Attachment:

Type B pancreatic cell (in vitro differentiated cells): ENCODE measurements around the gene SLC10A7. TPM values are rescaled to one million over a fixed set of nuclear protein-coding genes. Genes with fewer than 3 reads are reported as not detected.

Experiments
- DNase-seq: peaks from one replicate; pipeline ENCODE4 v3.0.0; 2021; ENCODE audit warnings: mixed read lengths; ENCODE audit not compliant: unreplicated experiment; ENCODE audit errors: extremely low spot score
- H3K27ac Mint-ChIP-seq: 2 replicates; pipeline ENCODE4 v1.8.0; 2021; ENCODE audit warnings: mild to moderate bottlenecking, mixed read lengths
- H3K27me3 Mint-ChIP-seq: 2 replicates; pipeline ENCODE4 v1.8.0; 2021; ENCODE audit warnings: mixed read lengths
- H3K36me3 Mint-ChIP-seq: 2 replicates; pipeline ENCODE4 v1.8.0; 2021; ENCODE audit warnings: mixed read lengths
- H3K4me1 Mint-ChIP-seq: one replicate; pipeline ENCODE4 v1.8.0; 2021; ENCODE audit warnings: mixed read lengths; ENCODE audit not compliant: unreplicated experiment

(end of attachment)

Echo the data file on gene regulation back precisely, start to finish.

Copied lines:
Type B pancreatic cell (in vitro differentiated cells): ENCODE measurements around the gene SLC10A7. TPM values are rescaled to one million over a fixed set of nuclear protein-coding genes. Genes with fewer than 3 reads are reported as not detected.

Experiments
- DNase-seq: peaks from one replicate; pipeline ENCODE4 v3.0.0; 2021; ENCODE audit warnings: mixed read lengths; ENCODE audit not compliant: unreplicated experiment; ENCODE audit errors: extremely low spot score
- H3K27ac Mint-ChIP-seq: 2 replicates; pipeline ENCODE4 v1.8.0; 2021; ENCODE audit warnings: mild to moderate bottlenecking, mixed read lengths
- H3K27me3 Mint-ChIP-seq: 2 replicates; pipeline ENCODE4 v1.8.0; 2021; ENCODE audit warnings: mixed read lengths
- H3K36me3 Mint-ChIP-seq: 2 replicates; pipeline ENCODE4 v1.8.0; 2021; ENCODE audit warnings: mixed read lengths
- H3K4me1 Mint-ChIP-seq: one replicate; pipeline ENCODE4 v1.8.0; 2021; ENCODE audit warnings: mixed read lengths; ENCODE audit not compliant: unreplicated experiment